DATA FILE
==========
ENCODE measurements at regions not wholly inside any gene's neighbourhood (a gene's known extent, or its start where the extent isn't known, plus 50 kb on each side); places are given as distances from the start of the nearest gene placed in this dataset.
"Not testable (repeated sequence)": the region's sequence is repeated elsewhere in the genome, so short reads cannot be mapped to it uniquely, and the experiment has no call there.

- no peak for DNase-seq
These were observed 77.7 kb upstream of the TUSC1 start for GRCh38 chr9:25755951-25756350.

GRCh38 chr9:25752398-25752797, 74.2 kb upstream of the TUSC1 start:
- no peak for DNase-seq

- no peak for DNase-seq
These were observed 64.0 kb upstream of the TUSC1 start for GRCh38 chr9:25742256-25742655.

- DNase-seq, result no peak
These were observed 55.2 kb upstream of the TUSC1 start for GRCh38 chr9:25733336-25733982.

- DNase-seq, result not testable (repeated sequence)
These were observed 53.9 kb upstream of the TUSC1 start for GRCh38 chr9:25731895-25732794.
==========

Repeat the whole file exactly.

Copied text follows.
ENCODE measurements at regions not wholly inside any gene's neighbourhood (a gene's known extent, or its start where the extent isn't known, plus 50 kb on each side); places are given as distances from the start of the nearest gene placed in this dataset.
"Not testable (repeated sequence)": the region's sequence is repeated elsewhere in the genome, so short reads cannot be mapped to it uniquely, and the experiment has no call there.

- no peak for DNase-seq
These were observed 77.7 kb upstream of the TUSC1 start for GRCh38 chr9:25755951-25756350.

GRCh38 chr9:25752398-25752797, 74.2 kb upstream of the TUSC1 start:
- no peak for DNase-seq

- no peak for DNase-seq
These were observed 64.0 kb upstream of the TUSC1 start for GRCh38 chr9:25742256-25742655.

- DNase-seq, result no peak
These were observed 55.2 kb upstream of the TUSC1 start for GRCh38 chr9:25733336-25733982.

- DNase-seq, result not testable (repeated sequence)
These were observed 53.9 kb upstream of the TUSC1 start for GRCh38 chr9:25731895-25732794.